Article: article from journal or magazin.
Not one odour but two: A new model for nestmate recognition.
Journal of Theoretical Biology
Publication types: Journal Article ; Research Support, Non-U.S. Gov'tPublication Status: ppublish
Recognition systems play a key role in a range of biological processes, including mate choice, immune defence and altruistic behaviour. Social insects provide an excellent model for studying recognition systems because workers need to discriminate between nestmates and non-nestmates, enabling them to direct altruistic behaviour towards closer kin and to repel potential invaders. However, the level of aggression directed towards conspecific intruders can vary enormously, even among workers within the same colony. This is usually attributed to differences in the aggression thresholds of individuals or to workers having different roles within the colony. Recent evidence from the weaver ant Oecophylla smaragdina suggests that this does not tell the whole story. Here I propose a new model for nestmate recognition based on a vector template derived from both the individual's innate odour and the shared colony odour. This model accounts for the recent findings concerning weaver ants, and also provides an alternative explanation for why the level of aggression expressed by a colony decreases as the diversity within the colony increases, even when odour is well-mixed. The model makes additional predictions that are easily tested, and represents a significant advance in our conceptualisation of recognition systems.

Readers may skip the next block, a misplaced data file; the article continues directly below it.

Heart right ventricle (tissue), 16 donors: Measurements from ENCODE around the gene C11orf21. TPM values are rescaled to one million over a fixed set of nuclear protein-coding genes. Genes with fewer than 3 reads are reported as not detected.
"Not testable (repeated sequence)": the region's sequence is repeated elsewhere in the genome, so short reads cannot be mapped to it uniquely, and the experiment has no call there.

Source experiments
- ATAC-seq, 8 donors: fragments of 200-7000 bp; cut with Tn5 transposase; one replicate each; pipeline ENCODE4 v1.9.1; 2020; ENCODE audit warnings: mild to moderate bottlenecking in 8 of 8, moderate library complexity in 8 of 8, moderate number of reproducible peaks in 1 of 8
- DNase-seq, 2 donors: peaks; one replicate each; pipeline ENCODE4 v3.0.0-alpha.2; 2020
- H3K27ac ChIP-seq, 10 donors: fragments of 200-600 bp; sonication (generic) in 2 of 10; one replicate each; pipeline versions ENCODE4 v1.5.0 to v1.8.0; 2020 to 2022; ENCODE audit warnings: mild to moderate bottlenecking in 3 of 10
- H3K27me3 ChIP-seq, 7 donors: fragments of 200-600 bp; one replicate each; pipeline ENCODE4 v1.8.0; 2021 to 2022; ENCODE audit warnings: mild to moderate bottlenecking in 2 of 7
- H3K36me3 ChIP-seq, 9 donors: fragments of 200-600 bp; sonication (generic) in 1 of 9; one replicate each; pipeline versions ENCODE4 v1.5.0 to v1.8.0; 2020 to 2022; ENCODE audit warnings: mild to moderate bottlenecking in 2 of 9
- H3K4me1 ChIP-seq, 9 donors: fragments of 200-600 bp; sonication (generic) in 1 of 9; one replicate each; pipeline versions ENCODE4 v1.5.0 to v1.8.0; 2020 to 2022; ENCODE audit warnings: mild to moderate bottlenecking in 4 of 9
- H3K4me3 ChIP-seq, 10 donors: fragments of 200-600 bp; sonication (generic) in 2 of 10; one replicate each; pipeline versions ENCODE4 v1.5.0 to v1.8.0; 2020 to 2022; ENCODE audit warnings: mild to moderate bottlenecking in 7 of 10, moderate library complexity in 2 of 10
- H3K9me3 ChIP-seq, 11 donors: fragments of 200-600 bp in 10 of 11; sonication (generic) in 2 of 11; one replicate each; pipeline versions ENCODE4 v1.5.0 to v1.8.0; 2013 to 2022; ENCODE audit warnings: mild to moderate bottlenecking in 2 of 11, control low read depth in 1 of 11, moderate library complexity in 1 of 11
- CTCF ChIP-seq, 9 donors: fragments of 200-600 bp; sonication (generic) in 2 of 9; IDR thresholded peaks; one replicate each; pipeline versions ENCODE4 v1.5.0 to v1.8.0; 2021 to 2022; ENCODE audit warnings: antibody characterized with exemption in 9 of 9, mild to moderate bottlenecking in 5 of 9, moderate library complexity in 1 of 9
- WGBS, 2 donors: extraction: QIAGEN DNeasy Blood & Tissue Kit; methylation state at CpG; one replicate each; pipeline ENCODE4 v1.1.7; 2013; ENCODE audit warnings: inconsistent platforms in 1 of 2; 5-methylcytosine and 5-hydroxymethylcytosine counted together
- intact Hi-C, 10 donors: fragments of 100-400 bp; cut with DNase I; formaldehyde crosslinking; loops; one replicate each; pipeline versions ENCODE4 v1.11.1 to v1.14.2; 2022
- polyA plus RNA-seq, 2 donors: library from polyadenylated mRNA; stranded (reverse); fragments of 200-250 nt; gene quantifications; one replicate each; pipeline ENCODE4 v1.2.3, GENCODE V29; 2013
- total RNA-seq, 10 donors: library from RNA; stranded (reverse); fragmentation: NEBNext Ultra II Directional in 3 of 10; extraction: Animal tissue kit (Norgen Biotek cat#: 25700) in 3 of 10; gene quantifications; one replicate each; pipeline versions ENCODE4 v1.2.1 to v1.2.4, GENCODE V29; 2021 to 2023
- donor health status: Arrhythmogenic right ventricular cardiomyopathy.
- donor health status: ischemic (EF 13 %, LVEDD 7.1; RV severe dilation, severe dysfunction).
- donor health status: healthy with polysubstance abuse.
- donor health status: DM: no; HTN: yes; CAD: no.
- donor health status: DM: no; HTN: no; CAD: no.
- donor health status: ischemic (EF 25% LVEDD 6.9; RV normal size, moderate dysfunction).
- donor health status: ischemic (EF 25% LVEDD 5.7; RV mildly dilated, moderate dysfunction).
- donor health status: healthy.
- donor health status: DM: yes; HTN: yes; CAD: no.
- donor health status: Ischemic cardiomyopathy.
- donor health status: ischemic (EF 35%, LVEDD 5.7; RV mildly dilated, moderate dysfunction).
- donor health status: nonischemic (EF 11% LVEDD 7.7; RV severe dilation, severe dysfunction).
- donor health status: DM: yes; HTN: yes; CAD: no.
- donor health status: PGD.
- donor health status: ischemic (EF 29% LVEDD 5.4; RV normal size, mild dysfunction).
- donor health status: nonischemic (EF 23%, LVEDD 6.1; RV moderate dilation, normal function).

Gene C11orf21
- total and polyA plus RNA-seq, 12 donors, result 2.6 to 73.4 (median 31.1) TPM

Aggression/physiology, Algorithms, Animal Communication, Animals, Ants/physiology, Computer Simulation, Genetic Variation/physiology, Models, Biological, Odors/analysis
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